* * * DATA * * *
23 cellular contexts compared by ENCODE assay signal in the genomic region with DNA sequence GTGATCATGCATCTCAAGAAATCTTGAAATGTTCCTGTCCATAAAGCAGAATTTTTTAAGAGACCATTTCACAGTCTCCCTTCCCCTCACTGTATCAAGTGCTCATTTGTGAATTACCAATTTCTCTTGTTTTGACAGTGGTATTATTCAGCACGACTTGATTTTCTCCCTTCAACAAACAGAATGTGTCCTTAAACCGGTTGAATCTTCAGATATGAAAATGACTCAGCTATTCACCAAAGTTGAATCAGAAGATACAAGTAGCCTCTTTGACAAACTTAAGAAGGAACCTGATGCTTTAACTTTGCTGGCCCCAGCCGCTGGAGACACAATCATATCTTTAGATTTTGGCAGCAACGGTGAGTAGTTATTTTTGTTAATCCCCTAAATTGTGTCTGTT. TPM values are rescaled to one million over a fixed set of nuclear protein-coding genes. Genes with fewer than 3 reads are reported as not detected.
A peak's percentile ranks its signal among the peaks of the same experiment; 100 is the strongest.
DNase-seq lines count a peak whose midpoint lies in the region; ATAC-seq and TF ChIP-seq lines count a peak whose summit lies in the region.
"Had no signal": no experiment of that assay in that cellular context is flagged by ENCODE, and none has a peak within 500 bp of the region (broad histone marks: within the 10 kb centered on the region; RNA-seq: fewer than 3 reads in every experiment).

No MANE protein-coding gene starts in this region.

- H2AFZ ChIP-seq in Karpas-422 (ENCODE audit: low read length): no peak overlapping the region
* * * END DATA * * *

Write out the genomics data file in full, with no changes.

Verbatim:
23 cellular contexts compared by ENCODE assay signal in the genomic region with DNA sequence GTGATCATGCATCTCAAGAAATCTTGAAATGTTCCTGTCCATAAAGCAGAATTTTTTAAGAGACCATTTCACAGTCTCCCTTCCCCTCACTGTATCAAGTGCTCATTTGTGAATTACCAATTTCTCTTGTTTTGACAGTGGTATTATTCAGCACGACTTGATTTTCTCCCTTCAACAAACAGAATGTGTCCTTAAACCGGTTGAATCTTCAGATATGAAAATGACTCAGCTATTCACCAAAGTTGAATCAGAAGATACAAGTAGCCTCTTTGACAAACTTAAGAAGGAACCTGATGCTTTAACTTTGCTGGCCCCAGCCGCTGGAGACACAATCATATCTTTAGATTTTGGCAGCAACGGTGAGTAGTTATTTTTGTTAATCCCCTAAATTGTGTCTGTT. TPM values are rescaled to one million over a fixed set of nuclear protein-coding genes. Genes with fewer than 3 reads are reported as not detected.
A peak's percentile ranks its signal among the peaks of the same experiment; 100 is the strongest.
DNase-seq lines count a peak whose midpoint lies in the region; ATAC-seq and TF ChIP-seq lines count a peak whose summit lies in the region.
"Had no signal": no experiment of that assay in that cellular context is flagged by ENCODE, and none has a peak within 500 bp of the region (broad histone marks: within the 10 kb centered on the region; RNA-seq: fewer than 3 reads in every experiment).

No MANE protein-coding gene starts in this region.

- H2AFZ ChIP-seq in Karpas-422 (ENCODE audit: low read length): no peak overlapping the region